1 Introduction

In this vignette, we will document various timings and benchmarkings of the recent MSnbase development (aka MSnbase2), that focuses on on-disk data access (as opposed to in-memory). More details about the new implementation will be documented elsewhere.

As a benchmarking dataset, we are going to use a subset of an TMT 6-plex experiment acquired on an LTQ Orbitrap Velos, that is distributed with the msdata package

library("msdata")
f <- msdata::proteomics(full.names = TRUE,
                        pattern = "TMT_Erwinia_1uLSike_Top10HCD_isol2_45stepped_60min_01.mzML.gz")
basename(f)
## [1] "TMT_Erwinia_1uLSike_Top10HCD_isol2_45stepped_60min_01.mzML.gz"

We need to load the MSnbase package and set the session-wide verbosity flag to FALSE.

library("MSnbase")
setMSnbaseVerbose(FALSE)

2 Benchmarking

2.1 Reading data

We first read the data using the original behaviour readMSData function by setting the mode argument to "inMemory" to generates an in-memory representation of the MS2-level raw data and measure the time needed for this operation.

system.time(inmem <- readMSData(f, msLevel = 2,
                                mode = "inMemory",
                                centroided = TRUE))
##    user  system elapsed 
##   6.720   0.048   6.825

Next, we use the readMSData function to generate an on-disk representation of the same data by setting mode = "onDisk".

system.time(ondisk <- readMSData(f, msLevel = 2,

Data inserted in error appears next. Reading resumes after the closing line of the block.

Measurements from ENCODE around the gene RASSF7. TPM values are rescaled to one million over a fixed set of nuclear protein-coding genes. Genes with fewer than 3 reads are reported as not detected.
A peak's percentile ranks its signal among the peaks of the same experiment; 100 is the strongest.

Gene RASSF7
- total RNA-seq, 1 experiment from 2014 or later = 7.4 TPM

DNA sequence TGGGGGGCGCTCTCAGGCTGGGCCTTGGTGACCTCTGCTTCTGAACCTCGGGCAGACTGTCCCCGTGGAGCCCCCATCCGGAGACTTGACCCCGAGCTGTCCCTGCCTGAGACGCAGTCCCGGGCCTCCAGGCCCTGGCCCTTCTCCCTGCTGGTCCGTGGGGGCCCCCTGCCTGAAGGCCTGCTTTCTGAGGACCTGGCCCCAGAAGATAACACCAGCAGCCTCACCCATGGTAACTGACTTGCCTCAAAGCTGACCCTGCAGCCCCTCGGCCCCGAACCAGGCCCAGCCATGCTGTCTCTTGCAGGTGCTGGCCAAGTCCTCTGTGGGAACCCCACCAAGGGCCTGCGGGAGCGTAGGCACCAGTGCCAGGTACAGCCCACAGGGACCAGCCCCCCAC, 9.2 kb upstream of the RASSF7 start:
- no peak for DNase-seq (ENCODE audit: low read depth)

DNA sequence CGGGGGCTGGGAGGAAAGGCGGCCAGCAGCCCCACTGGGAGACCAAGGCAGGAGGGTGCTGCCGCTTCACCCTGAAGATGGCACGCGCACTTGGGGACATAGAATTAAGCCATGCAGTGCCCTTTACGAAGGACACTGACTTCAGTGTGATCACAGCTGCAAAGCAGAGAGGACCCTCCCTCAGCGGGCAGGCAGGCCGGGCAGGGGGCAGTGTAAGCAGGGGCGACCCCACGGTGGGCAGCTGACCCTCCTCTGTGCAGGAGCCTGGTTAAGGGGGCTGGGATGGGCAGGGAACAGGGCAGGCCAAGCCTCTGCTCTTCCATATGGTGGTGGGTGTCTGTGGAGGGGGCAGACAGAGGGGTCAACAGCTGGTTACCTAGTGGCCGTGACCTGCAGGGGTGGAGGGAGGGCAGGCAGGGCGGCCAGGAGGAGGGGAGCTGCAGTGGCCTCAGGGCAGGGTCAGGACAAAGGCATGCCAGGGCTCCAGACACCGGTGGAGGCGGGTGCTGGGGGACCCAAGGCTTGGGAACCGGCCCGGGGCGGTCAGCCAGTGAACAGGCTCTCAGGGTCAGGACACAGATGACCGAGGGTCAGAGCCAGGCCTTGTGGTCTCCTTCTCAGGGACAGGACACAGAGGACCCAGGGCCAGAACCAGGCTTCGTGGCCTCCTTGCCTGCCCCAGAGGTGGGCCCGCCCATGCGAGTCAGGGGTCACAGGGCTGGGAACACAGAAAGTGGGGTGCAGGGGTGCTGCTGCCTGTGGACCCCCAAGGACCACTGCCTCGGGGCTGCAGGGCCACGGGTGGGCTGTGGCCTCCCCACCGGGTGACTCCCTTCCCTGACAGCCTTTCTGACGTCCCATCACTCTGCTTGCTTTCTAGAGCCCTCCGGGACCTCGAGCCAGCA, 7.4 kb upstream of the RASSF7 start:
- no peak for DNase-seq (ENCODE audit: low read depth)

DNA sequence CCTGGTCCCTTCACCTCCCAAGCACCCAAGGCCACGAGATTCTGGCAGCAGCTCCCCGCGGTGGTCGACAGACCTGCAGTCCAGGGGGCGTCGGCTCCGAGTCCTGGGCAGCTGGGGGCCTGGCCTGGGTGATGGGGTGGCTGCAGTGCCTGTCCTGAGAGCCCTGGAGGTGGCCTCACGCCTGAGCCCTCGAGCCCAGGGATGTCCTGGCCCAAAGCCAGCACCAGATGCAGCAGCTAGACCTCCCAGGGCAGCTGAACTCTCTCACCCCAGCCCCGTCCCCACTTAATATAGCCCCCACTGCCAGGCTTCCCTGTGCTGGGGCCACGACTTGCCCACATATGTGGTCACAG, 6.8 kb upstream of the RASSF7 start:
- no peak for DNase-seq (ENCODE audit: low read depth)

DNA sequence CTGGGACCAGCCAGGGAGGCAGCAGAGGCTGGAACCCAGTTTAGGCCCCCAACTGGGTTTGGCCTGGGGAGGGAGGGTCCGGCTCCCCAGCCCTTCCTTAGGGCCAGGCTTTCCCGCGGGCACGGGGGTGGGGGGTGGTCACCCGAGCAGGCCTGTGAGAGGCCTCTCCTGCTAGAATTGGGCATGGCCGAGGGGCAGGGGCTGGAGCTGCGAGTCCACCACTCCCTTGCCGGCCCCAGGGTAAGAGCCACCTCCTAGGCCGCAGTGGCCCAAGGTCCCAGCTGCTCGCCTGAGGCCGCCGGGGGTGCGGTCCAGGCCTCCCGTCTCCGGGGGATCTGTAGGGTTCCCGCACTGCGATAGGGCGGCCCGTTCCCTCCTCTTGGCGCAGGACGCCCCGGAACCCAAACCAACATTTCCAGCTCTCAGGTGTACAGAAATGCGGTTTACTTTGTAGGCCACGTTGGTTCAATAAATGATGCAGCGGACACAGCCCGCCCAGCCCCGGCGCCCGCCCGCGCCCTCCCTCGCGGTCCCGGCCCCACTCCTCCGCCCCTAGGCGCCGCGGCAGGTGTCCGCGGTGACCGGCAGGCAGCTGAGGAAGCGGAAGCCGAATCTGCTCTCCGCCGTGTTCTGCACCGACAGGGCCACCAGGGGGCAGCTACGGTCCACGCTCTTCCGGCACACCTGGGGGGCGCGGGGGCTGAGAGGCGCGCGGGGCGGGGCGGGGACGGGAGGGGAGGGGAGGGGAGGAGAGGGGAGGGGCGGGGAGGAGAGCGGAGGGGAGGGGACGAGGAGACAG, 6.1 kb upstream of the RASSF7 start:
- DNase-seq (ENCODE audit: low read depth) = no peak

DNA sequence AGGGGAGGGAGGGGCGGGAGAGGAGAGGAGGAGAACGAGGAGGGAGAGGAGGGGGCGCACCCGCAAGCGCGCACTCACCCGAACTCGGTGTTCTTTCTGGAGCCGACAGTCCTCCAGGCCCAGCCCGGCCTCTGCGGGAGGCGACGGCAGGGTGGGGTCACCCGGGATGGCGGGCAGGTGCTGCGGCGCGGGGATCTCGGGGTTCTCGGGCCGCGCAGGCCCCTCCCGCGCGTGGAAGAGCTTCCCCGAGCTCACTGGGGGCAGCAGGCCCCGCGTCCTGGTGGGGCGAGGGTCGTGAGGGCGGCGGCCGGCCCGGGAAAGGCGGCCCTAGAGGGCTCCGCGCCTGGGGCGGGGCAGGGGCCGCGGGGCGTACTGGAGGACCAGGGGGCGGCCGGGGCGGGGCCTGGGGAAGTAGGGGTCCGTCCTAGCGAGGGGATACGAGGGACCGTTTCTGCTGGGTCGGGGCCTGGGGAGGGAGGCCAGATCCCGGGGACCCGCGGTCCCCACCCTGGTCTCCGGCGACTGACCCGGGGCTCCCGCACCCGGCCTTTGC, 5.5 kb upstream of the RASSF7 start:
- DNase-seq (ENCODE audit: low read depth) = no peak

mode = "onDisk",
                                  centroided = TRUE))
##    user  system elapsed 
##   2.124   0.028   2.155

Creating the on-disk experiment is considerable faster and scales to much bigger, multi-file data, both in terms of object creation time, but also in terms of object size (see next section). We must of course make sure that these two datasets are equivalent:

all.equal(inmem, ondisk)
## [1] TRUE

2.2 Data size

To compare the size occupied in memory of these two objects, we are going to use the object_size function from the pryr package, which accounts for the data (the spectra) in the assayData environment (as opposed to the object.size function from the utils package).

library("pryr")
object_size(inmem)
## 2.68 MB
object_size(ondisk)
## 159 kB

The difference is explained by the fact that for ondisk, the spectra are not created and stored in memory; they are access on disk when needed, such as for example for plotting:

plot(inmem[[200]], full = TRUE)
plot(ondisk[[200]], full = TRUE)